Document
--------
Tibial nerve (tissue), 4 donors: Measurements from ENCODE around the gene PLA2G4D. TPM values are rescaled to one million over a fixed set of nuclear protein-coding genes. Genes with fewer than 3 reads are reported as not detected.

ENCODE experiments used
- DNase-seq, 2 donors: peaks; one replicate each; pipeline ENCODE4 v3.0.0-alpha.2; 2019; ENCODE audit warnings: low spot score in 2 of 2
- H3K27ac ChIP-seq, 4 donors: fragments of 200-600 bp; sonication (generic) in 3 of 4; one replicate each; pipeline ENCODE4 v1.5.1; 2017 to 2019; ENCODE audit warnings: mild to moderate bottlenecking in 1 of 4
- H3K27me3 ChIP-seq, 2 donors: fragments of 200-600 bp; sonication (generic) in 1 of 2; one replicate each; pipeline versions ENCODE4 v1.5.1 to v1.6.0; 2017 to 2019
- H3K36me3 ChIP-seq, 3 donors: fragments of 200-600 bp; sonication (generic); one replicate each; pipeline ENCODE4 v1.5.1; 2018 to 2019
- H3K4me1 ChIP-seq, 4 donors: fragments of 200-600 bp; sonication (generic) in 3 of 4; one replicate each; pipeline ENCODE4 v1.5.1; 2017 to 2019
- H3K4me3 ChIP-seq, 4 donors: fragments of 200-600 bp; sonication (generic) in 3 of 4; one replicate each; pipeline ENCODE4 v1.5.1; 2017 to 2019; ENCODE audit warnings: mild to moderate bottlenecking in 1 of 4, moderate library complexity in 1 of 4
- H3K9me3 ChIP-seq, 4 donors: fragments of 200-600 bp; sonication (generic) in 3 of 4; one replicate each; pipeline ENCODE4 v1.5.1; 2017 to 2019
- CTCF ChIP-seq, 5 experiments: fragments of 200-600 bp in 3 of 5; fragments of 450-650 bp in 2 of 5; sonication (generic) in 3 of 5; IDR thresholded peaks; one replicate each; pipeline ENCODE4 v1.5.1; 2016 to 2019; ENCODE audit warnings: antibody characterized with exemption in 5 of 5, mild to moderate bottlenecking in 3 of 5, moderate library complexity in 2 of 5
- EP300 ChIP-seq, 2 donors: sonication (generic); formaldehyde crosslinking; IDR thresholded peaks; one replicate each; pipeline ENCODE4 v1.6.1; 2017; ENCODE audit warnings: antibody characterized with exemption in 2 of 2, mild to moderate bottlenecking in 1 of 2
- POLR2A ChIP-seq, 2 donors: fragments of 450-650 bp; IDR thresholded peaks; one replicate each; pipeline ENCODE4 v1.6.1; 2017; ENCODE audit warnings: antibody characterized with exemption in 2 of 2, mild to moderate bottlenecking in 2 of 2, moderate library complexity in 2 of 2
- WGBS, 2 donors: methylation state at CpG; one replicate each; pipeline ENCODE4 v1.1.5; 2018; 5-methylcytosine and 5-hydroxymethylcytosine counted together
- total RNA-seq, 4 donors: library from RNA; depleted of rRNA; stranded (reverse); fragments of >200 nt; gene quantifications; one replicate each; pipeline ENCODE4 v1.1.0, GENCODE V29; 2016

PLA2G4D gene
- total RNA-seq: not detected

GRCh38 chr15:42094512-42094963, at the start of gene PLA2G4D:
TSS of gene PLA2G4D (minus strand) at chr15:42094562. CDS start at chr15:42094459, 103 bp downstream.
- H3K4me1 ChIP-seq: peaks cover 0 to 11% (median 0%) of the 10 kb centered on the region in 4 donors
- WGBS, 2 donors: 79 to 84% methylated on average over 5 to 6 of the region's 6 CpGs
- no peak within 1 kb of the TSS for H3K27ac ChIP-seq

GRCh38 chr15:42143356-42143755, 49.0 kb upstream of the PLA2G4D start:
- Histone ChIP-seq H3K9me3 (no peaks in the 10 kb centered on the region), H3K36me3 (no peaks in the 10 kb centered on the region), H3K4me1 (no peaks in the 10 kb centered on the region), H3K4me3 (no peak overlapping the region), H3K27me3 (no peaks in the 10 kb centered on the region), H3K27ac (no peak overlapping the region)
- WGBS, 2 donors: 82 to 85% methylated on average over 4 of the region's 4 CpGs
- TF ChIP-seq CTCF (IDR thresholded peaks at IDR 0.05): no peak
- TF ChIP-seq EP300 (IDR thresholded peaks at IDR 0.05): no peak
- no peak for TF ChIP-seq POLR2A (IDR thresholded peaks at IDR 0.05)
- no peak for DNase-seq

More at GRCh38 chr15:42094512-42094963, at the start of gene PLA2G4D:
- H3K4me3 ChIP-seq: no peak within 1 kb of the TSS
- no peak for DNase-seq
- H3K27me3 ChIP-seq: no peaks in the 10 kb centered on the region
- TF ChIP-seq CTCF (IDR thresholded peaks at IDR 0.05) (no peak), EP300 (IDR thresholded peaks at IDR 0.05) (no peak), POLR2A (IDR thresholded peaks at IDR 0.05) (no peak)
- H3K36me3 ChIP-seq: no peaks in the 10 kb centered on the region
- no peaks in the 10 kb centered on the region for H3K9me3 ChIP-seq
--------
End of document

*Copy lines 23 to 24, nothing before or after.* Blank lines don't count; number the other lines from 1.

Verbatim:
- Histone ChIP-seq H3K9me3 (no peaks in the 10 kb centered on the region), H3K36me3 (no peaks in the 10 kb centered on the region), H3K4me1 (no peaks in the 10 kb centered on the region), H3K4me3 (no peak overlapping the region), H3K27me3 (no peaks in the 10 kb centered on the region), H3K27ac (no peak overlapping the region)
- WGBS, 2 donors: 82 to 85% methylated on average over 4 of the region's 4 CpGs